Kangra: the fall and the rise of a tea industry

Kangra: the fall and the rise of a tea industry

Located in the north Indian state of Himachal Pradesh, the organic tea estates of Kangra have only recently caught the global limelight. Picturesque estates here boast rich loamy soil and aided by a cool climate and abundant rainfall, Kangra produces some of the most exquisite black and green teas. 

Many tea connoisseurs will compare the Kangra tea to the Darjeeling tea, though the fact of the matter is that Kangra tea actually comes from the Hybrid China tea shrubs and has a distinct quality of its own!

The Kangra valley’s tea region is the smallest in the whole of India. The Dauladhar mountain range offers a backdrop to the valley, towering over it at about 5, 500 meters. What makes Kangra favourable for tea cultivation are these two factors: 

  • Tea plants require a specific temperature range during its cropping season. Between March and October, the main cropping season in Kangra, the temperature remains in the ideal range of 13-35 C. 
  • Kangra valley receives well-distributed rainfalls with an annual precipitation rate of 250-230 cm. 

The 1850s: Kangra Valley opens up for tea cultivation

Tea production started here in mid-19th century, in 1852, 12 years after the gardens in Darjeeling were planted. Dr Jameson, then Superintendent of the Botanical Tea Gardens, visited Kangra in 1849, found it suited for tea cultivation. He felt that the Dauladhar mountain ranges – especially the lower slopes – had the exact topographical requirements needed for this.

In 1852 tea cultivation was started commercially, with the first plantation estate established in Hotla in proximity to Palampur. This estate was situated at a height of about 1260 meters above from sea level. The tea plants that were grown in the estate were purely of the Chinese origin. By 1892, more than 9,000 acres of land were brought under tea farming and cultivation. 

The tea produced here were considered very good. In 1883, the Gazetteer of the Kangra District noted that tea produced in the region was “probably superior to that produced in any other part of India”. In 1886 and 1895, Kangra tea won gold and silver medals for their superior quality, in London and Amsterdam respectively.

Kangra, however, suffered deep damage when an earthquake hit the region in 1905. Measuring 8 on the Richter scale, the devastation was enormous. Tens of thousands lost their lives and the surviving others lost their homes and land. Of the tea industry itself, there was nothing left. It’s British owners sold the gardens and went away.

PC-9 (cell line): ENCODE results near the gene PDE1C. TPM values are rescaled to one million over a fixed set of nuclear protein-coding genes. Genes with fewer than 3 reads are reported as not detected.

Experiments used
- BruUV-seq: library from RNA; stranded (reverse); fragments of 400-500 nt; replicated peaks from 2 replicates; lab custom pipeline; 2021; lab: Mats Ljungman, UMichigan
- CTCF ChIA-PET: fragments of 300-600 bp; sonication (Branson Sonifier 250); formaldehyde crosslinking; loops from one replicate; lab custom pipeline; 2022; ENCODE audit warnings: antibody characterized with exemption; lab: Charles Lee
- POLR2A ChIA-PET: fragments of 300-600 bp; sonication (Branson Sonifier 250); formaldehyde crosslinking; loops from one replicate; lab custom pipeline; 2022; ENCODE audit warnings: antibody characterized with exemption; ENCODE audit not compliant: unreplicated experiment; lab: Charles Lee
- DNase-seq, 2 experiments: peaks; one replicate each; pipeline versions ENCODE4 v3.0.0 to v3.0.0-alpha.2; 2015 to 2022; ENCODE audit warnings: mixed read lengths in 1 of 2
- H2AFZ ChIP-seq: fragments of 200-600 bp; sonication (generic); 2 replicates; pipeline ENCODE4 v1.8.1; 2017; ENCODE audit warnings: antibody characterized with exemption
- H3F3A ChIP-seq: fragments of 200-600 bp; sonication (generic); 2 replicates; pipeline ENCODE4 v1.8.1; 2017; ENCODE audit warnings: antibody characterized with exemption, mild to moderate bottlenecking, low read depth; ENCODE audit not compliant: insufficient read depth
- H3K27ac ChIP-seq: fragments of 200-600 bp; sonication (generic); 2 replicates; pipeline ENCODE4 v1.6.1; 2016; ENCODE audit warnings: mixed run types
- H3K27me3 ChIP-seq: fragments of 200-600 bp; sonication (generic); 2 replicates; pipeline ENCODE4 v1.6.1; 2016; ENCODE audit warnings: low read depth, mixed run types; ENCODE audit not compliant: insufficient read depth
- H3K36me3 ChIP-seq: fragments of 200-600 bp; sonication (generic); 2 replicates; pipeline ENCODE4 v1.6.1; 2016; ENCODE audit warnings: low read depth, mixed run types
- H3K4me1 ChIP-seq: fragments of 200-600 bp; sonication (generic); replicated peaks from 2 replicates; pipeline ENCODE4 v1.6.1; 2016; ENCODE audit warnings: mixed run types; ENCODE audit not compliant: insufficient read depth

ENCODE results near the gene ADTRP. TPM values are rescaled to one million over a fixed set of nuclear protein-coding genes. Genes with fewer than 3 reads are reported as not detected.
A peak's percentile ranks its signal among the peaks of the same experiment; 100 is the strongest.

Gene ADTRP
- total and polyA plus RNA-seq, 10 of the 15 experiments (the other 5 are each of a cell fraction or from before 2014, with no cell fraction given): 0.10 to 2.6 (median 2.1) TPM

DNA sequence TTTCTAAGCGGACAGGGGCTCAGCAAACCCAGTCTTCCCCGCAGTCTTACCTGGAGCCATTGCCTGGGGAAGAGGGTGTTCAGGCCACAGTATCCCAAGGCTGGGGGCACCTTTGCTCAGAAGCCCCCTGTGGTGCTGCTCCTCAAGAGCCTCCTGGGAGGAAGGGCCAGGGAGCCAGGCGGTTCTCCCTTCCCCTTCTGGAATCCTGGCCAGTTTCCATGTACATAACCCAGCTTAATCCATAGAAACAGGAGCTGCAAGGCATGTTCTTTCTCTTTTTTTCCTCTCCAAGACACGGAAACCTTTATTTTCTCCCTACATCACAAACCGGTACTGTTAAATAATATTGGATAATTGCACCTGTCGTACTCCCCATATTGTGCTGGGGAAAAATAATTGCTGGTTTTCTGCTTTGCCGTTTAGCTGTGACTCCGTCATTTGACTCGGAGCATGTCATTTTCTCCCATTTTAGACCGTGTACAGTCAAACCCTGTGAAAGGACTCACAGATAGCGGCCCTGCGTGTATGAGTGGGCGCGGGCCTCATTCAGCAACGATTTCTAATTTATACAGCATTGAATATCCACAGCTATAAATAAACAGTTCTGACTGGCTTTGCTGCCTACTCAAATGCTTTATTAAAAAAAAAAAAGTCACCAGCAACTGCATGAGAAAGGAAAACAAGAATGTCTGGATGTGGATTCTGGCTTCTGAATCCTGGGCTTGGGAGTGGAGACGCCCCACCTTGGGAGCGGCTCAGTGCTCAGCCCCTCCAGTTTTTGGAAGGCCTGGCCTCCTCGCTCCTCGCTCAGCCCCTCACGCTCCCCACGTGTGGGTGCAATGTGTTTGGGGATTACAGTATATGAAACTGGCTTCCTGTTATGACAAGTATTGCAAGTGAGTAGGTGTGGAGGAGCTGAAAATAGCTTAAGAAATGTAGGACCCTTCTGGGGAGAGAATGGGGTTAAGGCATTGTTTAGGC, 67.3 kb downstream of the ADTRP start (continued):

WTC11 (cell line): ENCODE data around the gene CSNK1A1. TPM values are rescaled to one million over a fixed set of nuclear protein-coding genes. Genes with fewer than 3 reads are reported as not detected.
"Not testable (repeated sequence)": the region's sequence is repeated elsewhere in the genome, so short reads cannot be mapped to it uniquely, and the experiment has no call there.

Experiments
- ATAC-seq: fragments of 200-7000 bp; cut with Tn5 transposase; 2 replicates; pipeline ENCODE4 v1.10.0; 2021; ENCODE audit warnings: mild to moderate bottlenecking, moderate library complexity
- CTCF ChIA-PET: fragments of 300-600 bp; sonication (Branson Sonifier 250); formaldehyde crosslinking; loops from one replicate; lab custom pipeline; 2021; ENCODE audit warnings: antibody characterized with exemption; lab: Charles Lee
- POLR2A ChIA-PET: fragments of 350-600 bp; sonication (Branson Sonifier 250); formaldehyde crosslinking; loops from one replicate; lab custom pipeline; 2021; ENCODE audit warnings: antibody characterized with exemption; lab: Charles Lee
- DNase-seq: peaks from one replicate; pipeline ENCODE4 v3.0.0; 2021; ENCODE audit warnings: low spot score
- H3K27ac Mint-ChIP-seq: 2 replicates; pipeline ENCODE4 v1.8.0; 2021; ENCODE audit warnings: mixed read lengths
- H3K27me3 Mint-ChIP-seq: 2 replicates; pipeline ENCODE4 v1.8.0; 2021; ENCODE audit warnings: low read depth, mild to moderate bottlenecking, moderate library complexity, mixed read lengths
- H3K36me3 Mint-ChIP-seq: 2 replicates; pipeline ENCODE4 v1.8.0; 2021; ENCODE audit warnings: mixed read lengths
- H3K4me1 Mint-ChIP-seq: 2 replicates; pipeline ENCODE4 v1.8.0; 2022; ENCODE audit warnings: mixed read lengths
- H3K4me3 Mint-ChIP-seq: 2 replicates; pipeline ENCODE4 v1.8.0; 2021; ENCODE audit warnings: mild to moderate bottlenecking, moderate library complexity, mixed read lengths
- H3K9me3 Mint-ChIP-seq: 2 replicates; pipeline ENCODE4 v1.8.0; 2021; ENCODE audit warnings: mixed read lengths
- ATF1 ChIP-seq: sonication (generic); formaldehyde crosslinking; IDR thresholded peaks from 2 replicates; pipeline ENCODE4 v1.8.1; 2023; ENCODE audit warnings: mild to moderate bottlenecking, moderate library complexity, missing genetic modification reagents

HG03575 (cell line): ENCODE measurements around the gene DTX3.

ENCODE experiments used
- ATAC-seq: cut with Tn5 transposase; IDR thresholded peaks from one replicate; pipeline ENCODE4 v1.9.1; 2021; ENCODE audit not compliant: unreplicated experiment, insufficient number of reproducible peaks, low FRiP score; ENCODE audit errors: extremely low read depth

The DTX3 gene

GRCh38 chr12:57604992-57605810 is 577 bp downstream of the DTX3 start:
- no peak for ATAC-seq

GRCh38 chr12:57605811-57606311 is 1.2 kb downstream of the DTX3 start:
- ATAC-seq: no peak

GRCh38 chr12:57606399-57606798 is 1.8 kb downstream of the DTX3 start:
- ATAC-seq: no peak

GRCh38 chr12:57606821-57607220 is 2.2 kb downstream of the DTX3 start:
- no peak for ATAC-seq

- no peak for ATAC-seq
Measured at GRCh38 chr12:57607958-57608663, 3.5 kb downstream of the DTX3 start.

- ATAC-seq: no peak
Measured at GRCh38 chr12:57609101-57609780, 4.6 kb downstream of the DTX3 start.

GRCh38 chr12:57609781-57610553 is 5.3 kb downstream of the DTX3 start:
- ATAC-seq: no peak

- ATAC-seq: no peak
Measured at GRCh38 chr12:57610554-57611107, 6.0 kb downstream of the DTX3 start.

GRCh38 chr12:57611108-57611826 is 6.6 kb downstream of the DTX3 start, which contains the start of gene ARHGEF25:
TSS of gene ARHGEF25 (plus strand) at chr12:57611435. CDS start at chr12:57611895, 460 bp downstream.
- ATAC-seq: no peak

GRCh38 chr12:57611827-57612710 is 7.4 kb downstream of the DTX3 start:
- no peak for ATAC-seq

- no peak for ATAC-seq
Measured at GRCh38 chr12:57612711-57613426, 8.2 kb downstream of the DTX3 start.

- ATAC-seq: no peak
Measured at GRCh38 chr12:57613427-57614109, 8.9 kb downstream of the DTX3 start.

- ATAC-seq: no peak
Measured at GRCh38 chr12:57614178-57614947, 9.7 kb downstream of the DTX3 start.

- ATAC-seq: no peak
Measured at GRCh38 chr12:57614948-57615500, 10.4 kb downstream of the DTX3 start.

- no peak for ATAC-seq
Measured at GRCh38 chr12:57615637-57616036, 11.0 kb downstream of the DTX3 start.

The planters who remained struggled to revive Kangra’s lost glory. With production facilities for black tea badly disrupted, they turned to green tea production. Much of the tea produced here – handmade, orthodox green tea – was exported to Afghanistan and the Middle East, through Pathankot and Amritsar.

In the 1960s, the tea industry began to see some revival. By now, Kangra was no longer a part of Punjab but had been integrated into the state of Himachal Pradesh. The Himachal Pradesh government decided to support the struggling tea planters and the Kangra tea Industry. With its assistance, four cooperative tea processing factories were established at Palampur, Bir, Sidhbari and Baijnath, between 1964 and 1983. This was to help small tea growers who could not afford to set up their own factory. By 2004, only the Palampur factory remained functional because operational costs were economically unviable.

When it was felt that the future of Kangra tea was bleak and perhaps end up as a mere footnote in the history of tea, the Tea Board of India intervened. Small tea planters were effectively trained up and given adequate financial assistance while large scale planters were invited to Kangra and encouraged to invest here. 

Today, there are around 6,000 tea gardens in Kangra. Nearly all of them produce the orthodox black tea. But estates like Mann Tea Estate of the Dharamsala Tea Company have expanded to produce limited quantities of exception handrolled oolong tea and silver needle white tea, while estates like Wah produce high quality green teas as well. In 2005, Kangra tea was accorded the GI status. 

What to expect of the Kangra tea

Most Kangra teas boast a green, vegetal aroma that follows through in the taste, along with a subtle pungency that is quite understated and pleasant.

How the Kangra tea industry got back on its feet after nearly 100 years of dormancy by Frank Miller

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